May 9, 2012 | After easily sailing through the California Assembly in March, a joint resolution asking the U.S. Supreme Court to overturn Citizens United, authored in part by Fremont Assemblyman Bob Wieckowski, is heading to the State Senate for approval.
The Senate Elections and Constitutional Amendments Committee approved the resolution Tuesday along party lines, 3-2. The controversial Supreme Court decision essentially viewed corporations as people and open the doors, critics say, to allowing huge amounts of campaign fundraising dollars to be funneled to candidates through Super PACs. The resolution was co-authored with Sonoma County Assemblyman Michael Allen.
“We should not be surprised, but we should be ashamed that our Supreme Court’s outrageous decision has tilted our political process far in favor of the richest Americans and largest corporations,” said Wieckowski. “Now, in the court of public opinion the American people are speaking out.”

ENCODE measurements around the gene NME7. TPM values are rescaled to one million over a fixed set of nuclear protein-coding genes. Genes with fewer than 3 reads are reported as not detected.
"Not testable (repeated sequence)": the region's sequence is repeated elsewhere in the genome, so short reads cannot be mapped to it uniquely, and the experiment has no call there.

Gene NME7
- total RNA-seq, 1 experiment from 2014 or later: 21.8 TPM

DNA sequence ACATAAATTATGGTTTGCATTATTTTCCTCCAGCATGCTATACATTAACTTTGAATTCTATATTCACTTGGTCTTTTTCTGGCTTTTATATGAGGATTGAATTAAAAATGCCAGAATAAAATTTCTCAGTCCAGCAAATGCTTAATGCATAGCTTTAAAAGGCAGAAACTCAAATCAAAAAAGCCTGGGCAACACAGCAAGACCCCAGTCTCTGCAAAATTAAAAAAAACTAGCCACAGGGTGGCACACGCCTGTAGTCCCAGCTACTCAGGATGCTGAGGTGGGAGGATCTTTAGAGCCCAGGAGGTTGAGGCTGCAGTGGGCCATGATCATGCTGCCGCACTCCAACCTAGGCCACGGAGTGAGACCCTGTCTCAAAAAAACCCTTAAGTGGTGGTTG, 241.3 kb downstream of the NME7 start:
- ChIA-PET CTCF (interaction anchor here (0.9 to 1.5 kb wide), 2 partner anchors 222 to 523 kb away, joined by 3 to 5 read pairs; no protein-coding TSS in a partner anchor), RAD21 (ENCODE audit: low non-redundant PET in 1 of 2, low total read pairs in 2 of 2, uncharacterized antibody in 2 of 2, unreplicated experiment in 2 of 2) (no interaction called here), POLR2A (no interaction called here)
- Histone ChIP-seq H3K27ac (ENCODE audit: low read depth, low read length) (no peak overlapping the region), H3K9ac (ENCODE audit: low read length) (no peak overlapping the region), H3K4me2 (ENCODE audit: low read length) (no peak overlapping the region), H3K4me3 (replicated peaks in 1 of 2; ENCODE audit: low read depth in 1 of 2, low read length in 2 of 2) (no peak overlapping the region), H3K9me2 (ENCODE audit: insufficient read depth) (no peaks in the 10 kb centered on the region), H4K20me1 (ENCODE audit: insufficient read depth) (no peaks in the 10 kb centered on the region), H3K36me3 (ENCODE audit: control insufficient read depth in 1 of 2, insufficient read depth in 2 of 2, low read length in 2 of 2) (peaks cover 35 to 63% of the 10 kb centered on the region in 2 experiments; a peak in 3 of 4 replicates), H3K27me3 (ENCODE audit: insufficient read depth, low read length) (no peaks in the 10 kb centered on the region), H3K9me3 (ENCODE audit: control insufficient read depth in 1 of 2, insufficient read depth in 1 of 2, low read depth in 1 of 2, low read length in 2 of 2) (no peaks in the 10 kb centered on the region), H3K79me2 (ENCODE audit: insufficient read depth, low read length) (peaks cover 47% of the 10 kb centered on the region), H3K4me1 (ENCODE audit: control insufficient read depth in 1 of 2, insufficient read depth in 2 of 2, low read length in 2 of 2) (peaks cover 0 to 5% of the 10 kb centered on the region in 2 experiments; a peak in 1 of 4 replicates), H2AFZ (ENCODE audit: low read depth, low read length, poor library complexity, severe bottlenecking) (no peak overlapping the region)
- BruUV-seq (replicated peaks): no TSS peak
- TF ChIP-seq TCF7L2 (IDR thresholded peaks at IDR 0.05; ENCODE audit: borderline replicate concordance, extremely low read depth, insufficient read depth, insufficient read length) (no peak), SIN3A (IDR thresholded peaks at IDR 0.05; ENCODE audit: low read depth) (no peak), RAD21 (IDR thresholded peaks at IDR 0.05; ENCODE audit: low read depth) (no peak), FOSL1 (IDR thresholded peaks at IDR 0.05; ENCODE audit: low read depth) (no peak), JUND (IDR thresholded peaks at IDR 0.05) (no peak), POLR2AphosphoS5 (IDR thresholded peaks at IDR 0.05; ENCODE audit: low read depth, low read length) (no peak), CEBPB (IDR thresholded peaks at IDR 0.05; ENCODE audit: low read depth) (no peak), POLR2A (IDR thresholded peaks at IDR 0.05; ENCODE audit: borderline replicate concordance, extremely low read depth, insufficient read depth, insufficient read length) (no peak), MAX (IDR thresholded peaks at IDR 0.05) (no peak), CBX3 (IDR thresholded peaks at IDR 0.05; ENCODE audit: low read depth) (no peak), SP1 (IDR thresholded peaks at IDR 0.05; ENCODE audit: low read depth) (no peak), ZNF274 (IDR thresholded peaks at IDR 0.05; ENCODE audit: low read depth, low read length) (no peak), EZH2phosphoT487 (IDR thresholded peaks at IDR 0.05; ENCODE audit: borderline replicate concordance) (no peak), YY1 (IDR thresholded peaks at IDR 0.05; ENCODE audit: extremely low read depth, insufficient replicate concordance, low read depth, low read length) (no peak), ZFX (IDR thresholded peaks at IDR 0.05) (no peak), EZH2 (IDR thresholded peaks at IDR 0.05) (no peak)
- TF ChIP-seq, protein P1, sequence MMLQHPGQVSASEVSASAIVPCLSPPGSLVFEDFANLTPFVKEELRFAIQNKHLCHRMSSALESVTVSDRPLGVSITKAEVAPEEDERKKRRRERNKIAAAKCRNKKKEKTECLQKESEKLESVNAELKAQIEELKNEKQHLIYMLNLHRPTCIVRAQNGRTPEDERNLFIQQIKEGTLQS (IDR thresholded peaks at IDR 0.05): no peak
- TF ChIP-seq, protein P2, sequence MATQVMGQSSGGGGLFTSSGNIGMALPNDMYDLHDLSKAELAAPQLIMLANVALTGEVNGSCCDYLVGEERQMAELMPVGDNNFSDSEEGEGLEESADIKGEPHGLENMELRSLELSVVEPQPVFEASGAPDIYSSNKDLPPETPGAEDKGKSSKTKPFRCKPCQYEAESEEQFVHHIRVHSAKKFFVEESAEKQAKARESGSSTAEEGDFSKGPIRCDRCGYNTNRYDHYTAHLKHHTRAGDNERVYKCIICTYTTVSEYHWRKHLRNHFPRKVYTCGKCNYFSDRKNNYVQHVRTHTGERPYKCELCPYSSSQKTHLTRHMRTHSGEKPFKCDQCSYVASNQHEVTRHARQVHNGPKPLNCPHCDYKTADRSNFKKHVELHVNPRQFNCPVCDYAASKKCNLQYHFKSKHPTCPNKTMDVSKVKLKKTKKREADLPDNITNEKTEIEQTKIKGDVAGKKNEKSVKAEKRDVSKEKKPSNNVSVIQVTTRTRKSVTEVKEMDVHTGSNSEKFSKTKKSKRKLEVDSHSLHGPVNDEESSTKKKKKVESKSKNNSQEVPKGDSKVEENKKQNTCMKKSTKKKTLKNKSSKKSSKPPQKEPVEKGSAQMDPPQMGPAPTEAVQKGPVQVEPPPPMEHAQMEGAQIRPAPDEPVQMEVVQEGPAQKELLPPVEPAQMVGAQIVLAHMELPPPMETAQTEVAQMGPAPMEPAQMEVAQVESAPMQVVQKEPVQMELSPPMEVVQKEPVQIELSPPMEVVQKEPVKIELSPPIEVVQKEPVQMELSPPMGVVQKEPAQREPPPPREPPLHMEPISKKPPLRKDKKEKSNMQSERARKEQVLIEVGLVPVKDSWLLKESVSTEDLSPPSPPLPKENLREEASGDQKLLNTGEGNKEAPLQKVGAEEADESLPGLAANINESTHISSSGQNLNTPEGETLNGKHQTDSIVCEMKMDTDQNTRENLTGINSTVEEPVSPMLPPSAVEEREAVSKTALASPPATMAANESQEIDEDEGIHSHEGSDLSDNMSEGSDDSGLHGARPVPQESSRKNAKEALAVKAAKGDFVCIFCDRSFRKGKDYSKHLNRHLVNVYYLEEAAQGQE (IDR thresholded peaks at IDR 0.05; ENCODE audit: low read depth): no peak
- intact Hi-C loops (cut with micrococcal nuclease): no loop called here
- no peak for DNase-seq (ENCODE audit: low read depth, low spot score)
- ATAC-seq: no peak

Although the amount of large-scale fundraising from corporations has not filtered down to local races in the East Bay, its ability to tip local races is still on the radar.
Just last week, the Alameda City Council sharply criticized the Citizens United ruling as rendering a proposed campaign finance ordinance obsolete. The potential influence of outside groups willing to spend thousands on local races and measures easily dwarfed the proposed $500 maximum donation in Alameda. The ordinance, shelved in 2010 before Citizens United, would ironicially punish small local donors and greatly enhances the power of sometimes unknown political interests in a city currently without any restrictions on fundraising.